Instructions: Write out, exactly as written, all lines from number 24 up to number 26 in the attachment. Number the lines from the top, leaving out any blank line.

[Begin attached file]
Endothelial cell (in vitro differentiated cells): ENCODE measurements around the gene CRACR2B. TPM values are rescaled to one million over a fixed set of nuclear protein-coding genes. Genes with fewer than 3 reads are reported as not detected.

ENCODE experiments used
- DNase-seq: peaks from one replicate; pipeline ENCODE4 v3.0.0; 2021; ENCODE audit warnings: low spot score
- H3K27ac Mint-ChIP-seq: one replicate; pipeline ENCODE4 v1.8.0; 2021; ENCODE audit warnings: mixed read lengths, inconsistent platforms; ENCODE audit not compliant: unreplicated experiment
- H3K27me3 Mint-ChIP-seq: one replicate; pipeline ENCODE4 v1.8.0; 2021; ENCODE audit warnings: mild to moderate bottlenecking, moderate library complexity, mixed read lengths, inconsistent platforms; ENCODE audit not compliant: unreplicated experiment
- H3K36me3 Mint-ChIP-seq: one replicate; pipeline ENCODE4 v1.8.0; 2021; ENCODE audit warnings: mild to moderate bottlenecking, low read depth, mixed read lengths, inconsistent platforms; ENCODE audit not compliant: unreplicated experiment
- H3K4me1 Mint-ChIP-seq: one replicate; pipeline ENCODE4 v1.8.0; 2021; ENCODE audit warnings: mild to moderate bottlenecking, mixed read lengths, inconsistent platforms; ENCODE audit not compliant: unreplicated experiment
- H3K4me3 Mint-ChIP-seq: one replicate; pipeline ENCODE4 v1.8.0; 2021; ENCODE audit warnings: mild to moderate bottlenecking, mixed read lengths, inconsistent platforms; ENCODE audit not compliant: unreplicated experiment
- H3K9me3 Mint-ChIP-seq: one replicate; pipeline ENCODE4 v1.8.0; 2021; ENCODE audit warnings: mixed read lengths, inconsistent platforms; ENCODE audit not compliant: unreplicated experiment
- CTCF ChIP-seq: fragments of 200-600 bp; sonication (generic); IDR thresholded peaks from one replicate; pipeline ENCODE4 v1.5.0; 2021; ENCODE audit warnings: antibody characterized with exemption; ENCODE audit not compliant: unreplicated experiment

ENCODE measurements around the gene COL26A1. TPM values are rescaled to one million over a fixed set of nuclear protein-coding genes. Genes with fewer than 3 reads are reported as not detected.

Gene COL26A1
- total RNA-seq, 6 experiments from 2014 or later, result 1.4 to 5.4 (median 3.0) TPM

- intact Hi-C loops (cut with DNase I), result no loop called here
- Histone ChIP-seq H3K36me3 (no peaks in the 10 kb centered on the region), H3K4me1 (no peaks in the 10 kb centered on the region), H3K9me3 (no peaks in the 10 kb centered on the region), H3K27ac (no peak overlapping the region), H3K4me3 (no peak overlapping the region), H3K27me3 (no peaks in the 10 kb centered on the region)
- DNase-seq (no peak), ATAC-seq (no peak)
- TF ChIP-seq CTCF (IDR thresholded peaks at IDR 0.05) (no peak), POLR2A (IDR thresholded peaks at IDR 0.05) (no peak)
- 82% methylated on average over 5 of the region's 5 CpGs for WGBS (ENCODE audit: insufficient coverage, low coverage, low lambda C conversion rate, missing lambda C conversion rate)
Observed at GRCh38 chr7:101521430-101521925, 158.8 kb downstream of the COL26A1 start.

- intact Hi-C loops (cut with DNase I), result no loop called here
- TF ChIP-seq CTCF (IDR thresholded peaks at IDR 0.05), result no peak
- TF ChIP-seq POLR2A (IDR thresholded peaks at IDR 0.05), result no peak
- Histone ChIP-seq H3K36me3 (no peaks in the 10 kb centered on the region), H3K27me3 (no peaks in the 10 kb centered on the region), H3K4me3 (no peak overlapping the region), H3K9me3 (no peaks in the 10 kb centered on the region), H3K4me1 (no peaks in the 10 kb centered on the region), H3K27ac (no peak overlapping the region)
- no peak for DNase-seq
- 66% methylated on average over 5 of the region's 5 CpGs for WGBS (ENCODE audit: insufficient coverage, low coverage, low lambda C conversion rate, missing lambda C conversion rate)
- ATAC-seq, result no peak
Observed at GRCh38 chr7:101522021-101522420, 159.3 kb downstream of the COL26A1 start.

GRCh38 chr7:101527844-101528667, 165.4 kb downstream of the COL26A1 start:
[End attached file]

- no peak for DNase-seq
- 66% methylated on average over 5 of the region's 5 CpGs for WGBS (ENCODE audit: insufficient coverage, low coverage, low lambda C conversion rate, missing lambda C conversion rate)
- ATAC-seq, result no peak